Tad, however, did not return to the woods that day. Instead, he turned old Jinny toward home, which he made all haste to reach.

  Arriving there he placed the money he had earned in his mother's hands.

  "Just earned it with Jinny," he explained proudly, in answer to her surprised look. "I'll get the wood to-morrow, and maybe I'll catch another automobile."

  However, Tad's luck deserted him next day, though three days later he earned a dollar and a half towing in a disabled car.

  This led the lad to ponder deeply, the result being a hurried trip to the store, followed by sundry mysterious preparations in the stable at the rear of the house.

  Tad's early mornings were devoted to cleaning up the store, so that he had no time then to give to his own affairs. Late one afternoon in the middle of the following week, Tad Butler, driving Jinny and with a parcel under his arm, moved down the street toward the woods.

  Arriving at the woods he tied Jinny to a tree and walked on around a bend in the highway, where he unrolled his parcel. A coil of clothes line dropped from it.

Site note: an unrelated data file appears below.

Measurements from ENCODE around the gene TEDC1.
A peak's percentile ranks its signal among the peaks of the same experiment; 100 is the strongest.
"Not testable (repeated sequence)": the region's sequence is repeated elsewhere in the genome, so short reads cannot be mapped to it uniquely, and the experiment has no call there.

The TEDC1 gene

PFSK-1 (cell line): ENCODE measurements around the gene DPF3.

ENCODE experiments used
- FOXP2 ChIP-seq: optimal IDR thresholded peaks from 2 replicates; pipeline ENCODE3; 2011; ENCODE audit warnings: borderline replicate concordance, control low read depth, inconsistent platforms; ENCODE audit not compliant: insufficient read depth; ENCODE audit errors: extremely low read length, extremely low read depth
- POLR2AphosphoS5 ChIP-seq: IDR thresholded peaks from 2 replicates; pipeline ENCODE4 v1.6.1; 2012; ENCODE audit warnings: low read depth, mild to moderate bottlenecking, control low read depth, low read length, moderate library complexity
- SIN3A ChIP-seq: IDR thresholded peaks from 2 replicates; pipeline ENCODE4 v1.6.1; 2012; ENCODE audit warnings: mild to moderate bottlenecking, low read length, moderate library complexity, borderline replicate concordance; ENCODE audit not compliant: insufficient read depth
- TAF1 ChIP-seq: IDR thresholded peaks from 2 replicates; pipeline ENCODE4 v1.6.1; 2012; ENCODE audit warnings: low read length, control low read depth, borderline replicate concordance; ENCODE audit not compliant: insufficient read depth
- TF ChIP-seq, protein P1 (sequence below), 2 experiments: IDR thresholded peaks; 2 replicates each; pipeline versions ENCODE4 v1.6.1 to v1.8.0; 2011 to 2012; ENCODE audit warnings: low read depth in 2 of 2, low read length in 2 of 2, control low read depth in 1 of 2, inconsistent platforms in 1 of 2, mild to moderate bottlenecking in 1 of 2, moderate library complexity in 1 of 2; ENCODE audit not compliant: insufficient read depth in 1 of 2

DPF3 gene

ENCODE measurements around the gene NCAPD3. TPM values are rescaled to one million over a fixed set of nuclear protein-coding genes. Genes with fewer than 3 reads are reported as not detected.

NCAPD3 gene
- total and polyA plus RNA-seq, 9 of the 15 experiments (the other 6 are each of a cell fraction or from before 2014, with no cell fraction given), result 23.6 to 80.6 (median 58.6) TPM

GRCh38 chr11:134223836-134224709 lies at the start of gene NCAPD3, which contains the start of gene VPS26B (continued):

The bundle, which proved to be a long strip of canvas, Tad stretched out, tying an end of the clothes line on either side.

  The boy's next move was to climb a tree at one side of the road, and make fast one of the lines. Descending, he did the same on the opposite side of the highway.

  By this time, Tad's clothes were in a sad state of disorder. But to this he gave no heed. He was bent on accomplishing a certain purpose, and all else must give way before it.

  Hauling down on the rope which he had made fast to the second tree, be caused a banner to flutter to the breeze directly over the highway. On it in big red letters had been painted:


  "I guess that's high enough to clear a load of hay," decided Tad, standing off and critically, surveying his work.